FIG. 4 shows the larger offset in a second cell caused by cable loss, antenna gain, co-sited adjacent carriers, etc.

DETAILED DESCRIPTION OF THE PREFERRED EMBODIMENTS

Before beginning a detailed description of the preferred embodiments of the invention, the following statements are in order. The preferred embodiments of the invention are described with reference to an exemplary cellular communication system according to Release 5 of the specifications developed by the 3rd Generation Partnership Project and including an additional extension band at about 2.5 G-2.9 GHz. However, the preferred embodiments are not limited to implementation in a 3GPP cellular system having an additional extension band. They may be practiced in any cellular system. The arrangement and embodiment of the exemplary 3GPP cellular system with an additional extension band is shown in block diagram form and described in this application without excessive detail in order to avoid obscuring the invention, and also in view of the fact that specifics with respect to implementation of such a system are known to those of ordinary skill in the art and may be dependent upon the circumstances. In other words, such specifics are variable but should be well within the purview of one skilled in the art. Where specific details are set forth in order to describe example embodiments of the invention, it should be apparent to one skilled in the art that the invention can be practiced without, or with variation of, these specific details.

FIG. 1 is a block diagram of the architecture of an exemplary 3GPP cellular communication system having an additional extension band. First user equipment (UE) 11 and second UE 12 are connected via a Uu radio interface to respective first and second base stations 21, 22 (called Node B in 3GPP specifications) of UTRAN 40. The base stations participate in radio resource signalling and management, and provide the UL and DL connections with UE 11 and 12. UTRAN 40 includes at least one base station controller 30 (called a Radio Network Controller (RNC) in 3GPP specifications) connected to the base station 21, 22 via a lub interface and is responsible for the management and the control of the radio resources in its domain (i.e., the base station controllers 21, 22 connected to it). RNC 30 may be a service access point for all services the UTRAN 40 provides to a core network (not shown). FIG. 1 also shows a second RNC 35 connected to base stations 23 and 24 via the lub interface. An lur interface is provided between RNC 30 and RNC 35. For ease of illustration, only two base station controllers are shown in FIG. 1. There may, of course, be any number of base stations and base station controllers in a mobile communication system.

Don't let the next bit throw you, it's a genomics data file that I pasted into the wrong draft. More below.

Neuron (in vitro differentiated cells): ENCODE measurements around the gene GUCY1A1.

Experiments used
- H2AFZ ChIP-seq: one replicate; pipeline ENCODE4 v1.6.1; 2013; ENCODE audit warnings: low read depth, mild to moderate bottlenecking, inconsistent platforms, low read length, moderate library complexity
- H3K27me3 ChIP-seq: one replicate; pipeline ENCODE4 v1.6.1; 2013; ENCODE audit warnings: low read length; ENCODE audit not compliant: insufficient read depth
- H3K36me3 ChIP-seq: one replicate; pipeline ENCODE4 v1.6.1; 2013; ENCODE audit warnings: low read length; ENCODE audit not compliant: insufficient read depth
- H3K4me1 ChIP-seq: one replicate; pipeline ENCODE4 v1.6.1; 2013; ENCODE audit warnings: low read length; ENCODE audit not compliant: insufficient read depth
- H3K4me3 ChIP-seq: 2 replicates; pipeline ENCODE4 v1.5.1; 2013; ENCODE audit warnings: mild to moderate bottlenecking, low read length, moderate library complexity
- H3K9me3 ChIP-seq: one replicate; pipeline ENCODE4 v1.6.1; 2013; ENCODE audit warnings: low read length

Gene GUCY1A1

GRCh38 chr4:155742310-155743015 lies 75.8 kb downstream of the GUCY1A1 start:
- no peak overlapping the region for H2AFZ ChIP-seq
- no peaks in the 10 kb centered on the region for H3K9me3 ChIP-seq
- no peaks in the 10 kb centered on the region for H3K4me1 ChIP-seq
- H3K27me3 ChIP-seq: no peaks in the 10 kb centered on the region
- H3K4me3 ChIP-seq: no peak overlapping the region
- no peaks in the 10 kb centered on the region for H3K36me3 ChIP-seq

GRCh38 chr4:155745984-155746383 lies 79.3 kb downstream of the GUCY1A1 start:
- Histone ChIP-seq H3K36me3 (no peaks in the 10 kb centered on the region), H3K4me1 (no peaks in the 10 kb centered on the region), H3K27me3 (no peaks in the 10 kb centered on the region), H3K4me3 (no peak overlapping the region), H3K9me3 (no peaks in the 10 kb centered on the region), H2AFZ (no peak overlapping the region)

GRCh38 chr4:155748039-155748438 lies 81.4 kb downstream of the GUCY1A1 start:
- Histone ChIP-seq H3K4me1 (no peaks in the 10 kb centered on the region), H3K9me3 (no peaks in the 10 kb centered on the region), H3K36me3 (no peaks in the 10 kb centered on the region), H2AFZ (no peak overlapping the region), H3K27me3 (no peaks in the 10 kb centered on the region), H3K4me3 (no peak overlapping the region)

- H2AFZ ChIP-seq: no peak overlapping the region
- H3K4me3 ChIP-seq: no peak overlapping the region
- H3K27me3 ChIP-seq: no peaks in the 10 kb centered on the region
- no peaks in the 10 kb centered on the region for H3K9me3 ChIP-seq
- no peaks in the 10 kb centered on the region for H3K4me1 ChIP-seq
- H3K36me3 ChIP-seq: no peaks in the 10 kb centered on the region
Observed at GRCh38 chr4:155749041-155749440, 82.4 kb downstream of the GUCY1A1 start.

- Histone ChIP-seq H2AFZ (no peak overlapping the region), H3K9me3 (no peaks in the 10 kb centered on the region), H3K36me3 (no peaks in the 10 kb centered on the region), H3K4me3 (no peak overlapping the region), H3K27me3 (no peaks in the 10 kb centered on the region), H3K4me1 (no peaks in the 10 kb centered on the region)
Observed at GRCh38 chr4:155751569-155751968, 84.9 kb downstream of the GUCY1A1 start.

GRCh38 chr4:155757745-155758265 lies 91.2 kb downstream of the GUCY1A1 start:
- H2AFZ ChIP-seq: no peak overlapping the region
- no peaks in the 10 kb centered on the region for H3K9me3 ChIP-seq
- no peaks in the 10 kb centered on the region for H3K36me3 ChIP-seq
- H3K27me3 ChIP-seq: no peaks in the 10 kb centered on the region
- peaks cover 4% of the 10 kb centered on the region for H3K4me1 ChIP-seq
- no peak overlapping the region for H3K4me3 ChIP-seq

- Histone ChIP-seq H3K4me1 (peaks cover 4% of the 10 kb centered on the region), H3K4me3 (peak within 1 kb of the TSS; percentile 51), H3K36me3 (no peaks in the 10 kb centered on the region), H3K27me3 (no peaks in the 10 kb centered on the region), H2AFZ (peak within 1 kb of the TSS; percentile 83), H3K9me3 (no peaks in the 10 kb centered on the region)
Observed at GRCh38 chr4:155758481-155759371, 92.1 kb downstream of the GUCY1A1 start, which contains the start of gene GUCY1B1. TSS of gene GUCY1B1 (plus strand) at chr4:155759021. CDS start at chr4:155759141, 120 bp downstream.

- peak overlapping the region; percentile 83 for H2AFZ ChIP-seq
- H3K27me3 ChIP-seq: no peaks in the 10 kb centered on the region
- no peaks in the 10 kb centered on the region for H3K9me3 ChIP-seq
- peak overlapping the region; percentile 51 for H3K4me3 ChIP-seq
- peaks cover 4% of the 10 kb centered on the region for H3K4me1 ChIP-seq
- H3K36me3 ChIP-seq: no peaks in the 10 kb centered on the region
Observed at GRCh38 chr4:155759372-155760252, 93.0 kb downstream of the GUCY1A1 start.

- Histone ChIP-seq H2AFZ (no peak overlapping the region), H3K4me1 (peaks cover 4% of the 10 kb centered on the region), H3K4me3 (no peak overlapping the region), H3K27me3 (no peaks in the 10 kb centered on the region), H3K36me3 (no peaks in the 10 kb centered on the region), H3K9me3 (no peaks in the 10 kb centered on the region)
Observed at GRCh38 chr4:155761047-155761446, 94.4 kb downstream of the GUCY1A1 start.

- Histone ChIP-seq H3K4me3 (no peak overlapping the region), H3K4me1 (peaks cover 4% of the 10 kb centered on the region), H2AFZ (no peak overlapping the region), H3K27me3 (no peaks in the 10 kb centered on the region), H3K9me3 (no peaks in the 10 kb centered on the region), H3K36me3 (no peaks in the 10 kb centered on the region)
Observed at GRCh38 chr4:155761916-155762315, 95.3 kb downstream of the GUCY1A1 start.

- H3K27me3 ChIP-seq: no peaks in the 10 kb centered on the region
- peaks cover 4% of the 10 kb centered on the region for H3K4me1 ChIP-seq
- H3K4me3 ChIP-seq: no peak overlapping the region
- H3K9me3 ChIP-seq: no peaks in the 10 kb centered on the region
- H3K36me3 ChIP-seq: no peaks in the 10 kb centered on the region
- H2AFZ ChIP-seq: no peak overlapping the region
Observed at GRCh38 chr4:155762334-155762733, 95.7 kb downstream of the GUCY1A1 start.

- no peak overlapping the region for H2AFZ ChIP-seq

In U.S. Provisional Patent Application No. 60/375,813 filed on Apr. 29, 2002, applicants presented a feasibility study on the use of WCDMA Frequency Division Duplex (FDD) mode for the additional extension frequency band of 2.5 GHz-2.69 GHz in addition to the existing core band at surrounding 2.1 GHz. An essential element of the preferred interference detection and avoidance techniques in the radio resource management (RRM) for the studied wireless communications involves core band DL RSSI measurements of a UE being connected in the additional 2.5 GHz. The core band RSSI values are then compared to the 2.5 GHz RSSI values to reveal any interference situation(s) in the core band.

Different scenarios for use of the additional extension band are possible. Noting that the extension band is not wide enough to support multiple duplex pairs having the conventional duplex separation of 1900 Mhz, a first scenario is that all of the carriers in the extension band are used only for additional downlink carriers. In such a scenario, UE connections pertaining to one particular core band UL carrier can be carried on one or more than one DL carrier. However, each radio link uses at most one carrier (either in one of the core bands or in the extension band) at any point in time. Variable duplexing may be used to access the additional DL carrier(s) in the extension band outside the core bands. In a second scenario, it is proposed that there be a plurality of sub-bands for UL and DL carriers which are adjacent to each other in the extension band. It is assumed that the (missing) UL part to the FDD (external) DL carriers within the extension band is implemented by using UL carriers from the core bands and variable duplexing. Thus, only existing UMTS core band operators will be able to use that part of the extension band. The UL/DL “internal portions” of the spectrum shall be used by, for example, new (or also possible existing) operators autonomously, i.e., without the necessity to use core band carriers.